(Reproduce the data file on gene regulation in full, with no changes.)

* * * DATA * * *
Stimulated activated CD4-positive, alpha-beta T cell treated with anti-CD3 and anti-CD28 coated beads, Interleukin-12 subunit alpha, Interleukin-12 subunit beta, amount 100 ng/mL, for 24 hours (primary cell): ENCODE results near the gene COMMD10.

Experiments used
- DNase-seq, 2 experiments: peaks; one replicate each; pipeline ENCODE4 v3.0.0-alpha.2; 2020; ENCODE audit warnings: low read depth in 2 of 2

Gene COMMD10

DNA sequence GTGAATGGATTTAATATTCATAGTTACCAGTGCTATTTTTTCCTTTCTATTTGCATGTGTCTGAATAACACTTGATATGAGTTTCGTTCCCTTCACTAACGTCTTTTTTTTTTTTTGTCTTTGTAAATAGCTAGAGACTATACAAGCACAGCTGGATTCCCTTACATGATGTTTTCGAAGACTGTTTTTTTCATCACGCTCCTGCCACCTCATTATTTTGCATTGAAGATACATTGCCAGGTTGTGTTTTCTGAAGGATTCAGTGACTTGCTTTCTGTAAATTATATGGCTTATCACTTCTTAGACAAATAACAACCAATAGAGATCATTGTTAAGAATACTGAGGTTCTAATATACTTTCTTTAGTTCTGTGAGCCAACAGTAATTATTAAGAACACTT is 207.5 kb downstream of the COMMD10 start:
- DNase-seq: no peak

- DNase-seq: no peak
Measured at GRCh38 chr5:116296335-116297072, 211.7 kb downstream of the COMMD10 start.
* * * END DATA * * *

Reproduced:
Stimulated activated CD4-positive, alpha-beta T cell treated with anti-CD3 and anti-CD28 coated beads, Interleukin-12 subunit alpha, Interleukin-12 subunit beta, amount 100 ng/mL, for 24 hours (primary cell): ENCODE results near the gene COMMD10.

Experiments used
- DNase-seq, 2 experiments: peaks; one replicate each; pipeline ENCODE4 v3.0.0-alpha.2; 2020; ENCODE audit warnings: low read depth in 2 of 2

Gene COMMD10

DNA sequence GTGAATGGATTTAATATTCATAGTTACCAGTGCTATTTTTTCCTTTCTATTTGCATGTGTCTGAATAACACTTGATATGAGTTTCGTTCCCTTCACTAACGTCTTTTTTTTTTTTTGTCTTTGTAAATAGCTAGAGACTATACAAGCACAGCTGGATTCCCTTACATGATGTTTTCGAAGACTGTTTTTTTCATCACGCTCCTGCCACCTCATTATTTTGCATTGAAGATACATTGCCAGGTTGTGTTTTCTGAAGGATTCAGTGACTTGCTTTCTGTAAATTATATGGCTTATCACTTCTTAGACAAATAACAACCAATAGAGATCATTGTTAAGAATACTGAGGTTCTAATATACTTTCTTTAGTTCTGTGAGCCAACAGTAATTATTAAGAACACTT is 207.5 kb downstream of the COMMD10 start:
- DNase-seq: no peak

- DNase-seq: no peak
Measured at GRCh38 chr5:116296335-116297072, 211.7 kb downstream of the COMMD10 start.